what we're reading

So I belong to a book club and it’s pretty awesome.  For one thing, it’s located right next door, so the fact that drinking wine is a large part of the meeting is not a problem.  A book club that sends its members home tipsy is kind of cool, don’t you think?  Second, we have an eclectic and fun fix of people who attend–men and women.  Third, my neighbor makes lots of yummy treats, so the meeting doubles as dinner.  Four, no one cares if you read the book or not. Five, we don’t just stick to one thing–we read all kinds of interesting stuff. Six, of course we talk about the book, but we also get off topic and talk about all kinds of things.  Seven, our meetings have been known to go on until midnight!  Seriously!

This is all to lead up to what I am reading Wednesday although to be honest it should be called what I might be reading LATER on Wednesday, because I haven’t even borrowed the book (there’s another perk!) from my neighbor yet.  But I do plan to do so later today, and since our meeting is Monday I should be able to tell you all about this book next week:

In the meantime, I got the idea that it would be fun to re-read all my Patricia Cornwell novels in order. (See, that’s the kind of thing I do.  That’s why I’m always waiting till the last minute to read the book club book.)  These are some of the few books I salvaged from the fire, plus I’ve added new ones since.  I’ve just gotten started, so I am reading this one:

I also finished up the Love Inspired romances I was reading last week, but you don’t want to hear about those. :-)

If you want to see some other good books, check out the other entries in the linkup here.

Family Ties

We were away for the weekend on a mini-vacation–one that was full of family, even though we left almost half of our own family at home to fend for themselves. (Can you guess which half?)

On Thursday, we left home relatively early and made our way up to Winchester, Virginia where we lodged in a motel that provided what we consider the necessities (pool, free wi-fi, free breakfast) and precious little else.  The next morning, after availing ourselves of both breakfast and the pool, we drove 40 minutes to West Virginia to visit my first-cousin-once-removed, her husband, and their FIVE little girls.  What a welcoming committee they were!  Lorelei was in heaven for several hours, and then they all came outside to wave us along our way . . .

Forty minutes back the way we came, to Berryville, to start the weekend’s main event:  a yearly reunion of the descendants of John and Ella Neighbors.

family tree 6

John and Ella were my husband’s great-grandparents.  They had ten children, four of whom I was lucky enough to get to meet, but all of whom are gone now.  Gathered for this weekend were eight members of the third generation, four from the fourth, and three from the fifth. (Plus all the spouses, of course!)

I didn’t take any pictures at the actual reunion, because I was too busy having fun and talking to everyone!  These two shots below were taken by Martha Miller Nicholson, John’s first-cousin-once-removed, who is an excellent photographer.

Here’s most of the group:


And here are the youngest attendees:


Left is Lexi, who is actually in the same generation as John! Lorelei and Ella, along with William, were the only fifth generation members in attendance.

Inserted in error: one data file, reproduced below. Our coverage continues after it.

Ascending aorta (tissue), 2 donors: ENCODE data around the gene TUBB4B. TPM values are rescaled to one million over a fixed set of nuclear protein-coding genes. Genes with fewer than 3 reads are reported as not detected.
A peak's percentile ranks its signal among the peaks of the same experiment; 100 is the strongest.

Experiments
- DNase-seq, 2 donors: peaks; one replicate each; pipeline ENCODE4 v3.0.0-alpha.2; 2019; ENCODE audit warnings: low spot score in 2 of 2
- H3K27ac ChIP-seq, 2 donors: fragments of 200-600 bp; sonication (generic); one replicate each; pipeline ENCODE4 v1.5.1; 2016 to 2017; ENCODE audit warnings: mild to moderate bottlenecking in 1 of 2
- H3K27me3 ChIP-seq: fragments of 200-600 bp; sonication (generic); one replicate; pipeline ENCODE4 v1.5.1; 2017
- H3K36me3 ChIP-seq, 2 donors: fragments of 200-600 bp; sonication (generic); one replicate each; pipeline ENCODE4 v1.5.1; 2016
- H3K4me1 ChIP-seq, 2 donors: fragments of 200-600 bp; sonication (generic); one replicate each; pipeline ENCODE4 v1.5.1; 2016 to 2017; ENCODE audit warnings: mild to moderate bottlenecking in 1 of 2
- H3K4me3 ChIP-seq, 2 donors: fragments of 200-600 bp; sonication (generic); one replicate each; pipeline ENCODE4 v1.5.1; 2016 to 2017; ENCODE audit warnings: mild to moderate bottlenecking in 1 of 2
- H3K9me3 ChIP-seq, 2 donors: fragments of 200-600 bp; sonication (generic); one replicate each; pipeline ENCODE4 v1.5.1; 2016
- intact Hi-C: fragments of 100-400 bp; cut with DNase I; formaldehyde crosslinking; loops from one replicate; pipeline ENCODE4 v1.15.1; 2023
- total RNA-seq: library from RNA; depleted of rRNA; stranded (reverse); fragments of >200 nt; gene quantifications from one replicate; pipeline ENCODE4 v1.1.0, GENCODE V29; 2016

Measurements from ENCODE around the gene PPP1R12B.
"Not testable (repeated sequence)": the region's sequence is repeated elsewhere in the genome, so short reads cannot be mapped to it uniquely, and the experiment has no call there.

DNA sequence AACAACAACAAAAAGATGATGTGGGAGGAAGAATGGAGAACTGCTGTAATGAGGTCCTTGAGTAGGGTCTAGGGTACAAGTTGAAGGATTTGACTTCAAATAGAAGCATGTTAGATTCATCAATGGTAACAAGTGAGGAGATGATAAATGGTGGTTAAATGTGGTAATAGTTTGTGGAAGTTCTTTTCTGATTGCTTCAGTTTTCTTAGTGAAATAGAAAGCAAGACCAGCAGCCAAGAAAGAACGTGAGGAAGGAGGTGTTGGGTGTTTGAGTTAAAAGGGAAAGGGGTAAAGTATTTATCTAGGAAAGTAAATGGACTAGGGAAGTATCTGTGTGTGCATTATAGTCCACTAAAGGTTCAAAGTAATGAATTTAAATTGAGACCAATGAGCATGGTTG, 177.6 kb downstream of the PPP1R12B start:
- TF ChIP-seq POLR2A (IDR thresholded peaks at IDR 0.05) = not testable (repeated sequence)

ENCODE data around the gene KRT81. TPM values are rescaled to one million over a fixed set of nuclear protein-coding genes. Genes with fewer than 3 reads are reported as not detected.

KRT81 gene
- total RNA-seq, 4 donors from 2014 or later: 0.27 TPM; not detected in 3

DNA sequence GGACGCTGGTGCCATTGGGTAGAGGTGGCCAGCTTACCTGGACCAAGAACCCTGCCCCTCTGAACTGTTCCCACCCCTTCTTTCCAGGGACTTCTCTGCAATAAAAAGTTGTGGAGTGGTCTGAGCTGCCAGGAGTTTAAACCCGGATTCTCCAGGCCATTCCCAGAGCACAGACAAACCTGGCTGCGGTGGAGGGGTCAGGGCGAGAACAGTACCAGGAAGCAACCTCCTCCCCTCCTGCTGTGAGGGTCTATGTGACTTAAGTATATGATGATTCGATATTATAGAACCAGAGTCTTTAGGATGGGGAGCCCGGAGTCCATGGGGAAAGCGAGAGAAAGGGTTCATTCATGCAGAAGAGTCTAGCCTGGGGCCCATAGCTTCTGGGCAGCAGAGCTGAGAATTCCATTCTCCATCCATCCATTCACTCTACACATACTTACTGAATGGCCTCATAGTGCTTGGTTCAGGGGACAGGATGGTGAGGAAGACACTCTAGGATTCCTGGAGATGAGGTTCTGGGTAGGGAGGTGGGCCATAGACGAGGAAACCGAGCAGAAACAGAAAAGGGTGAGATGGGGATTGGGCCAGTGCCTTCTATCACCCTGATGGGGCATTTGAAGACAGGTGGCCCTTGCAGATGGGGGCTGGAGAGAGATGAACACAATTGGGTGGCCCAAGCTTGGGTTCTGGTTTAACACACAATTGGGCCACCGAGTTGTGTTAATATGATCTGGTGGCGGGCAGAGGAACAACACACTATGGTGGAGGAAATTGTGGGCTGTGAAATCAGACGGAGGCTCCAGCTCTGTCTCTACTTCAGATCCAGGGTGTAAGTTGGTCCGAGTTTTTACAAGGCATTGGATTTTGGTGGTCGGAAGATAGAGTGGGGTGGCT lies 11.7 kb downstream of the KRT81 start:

The Neighbors family originated in Lynchburg, Virginia, where many of its members still live, and we have attended reunions there before.  Next summer we are supposed to go to Lewisburg, Pennsylvania, and if we can convince everyone to make the trip, maybe we will meet in Tennessee the next year!

While the reunion was definitely the highlight of our little vacation, we took a couple of side trips.  We went to Mass on Sunday at Holy Cross Abbey, also located in Berryville.

Holy Cross 2

Holy Cross 1

After Mass we went to look at the gift shop but it was closed (we did come back later in the day).  We enjoyed the flowers and the stray cats (that, of course, was William’s favorite part).  Apparently the monk who runs the gift shop is VERY fond of cats.  There were cats, cat houses, cat beds, and cat food EVERYWHERE.  We didn’t get any pictures of the kitties but here are some of the flowers:

Holy Cross 3

Holy Cross 5

Holy Cross 4

After the abbey, we went on a little drive to see (the outside of!) Mount Weather, a nearby secret military installation.  This is the one where all the important government types will go for safety if the White House is under siege.

Mt W 2

Mt W 1

Now we are excited for the end of our X-Files marathon, in which Mulder breaks into Mount Weather!  Perhaps we can head to Area 51 on our next vacation. :-)

So that was our long weekend (Thursday through Sunday).  We didn’t get to explore much of Winchester, which is apparently chock full of historic sites and has a nifty little downtown shopping/dining area, because we had to get some work done on our car.  But there’s always next time.


five favorites

Linking up again this week with Mama Knows, Honeychile to tell you my latest five favorite things.

A while back I decided that I needed to spend some time just on me, doing things that I wanted or needed to do or simply enjoyed doing.  You know how it is, all wrapped up in the kids and the house and your job, and being the one who is in charge of ALL THE THINGS, right?  You know who usually gets left out while everyone else’s needs are being met?  If you are a mother, of course you do.  Anyway, I was feeling unhappy and taken advantage of (not that anyone had ever said I couldn’t do these things).  I needed to give myself permission to take care of ME.  And today I will share with you my five favorite things to do for myself.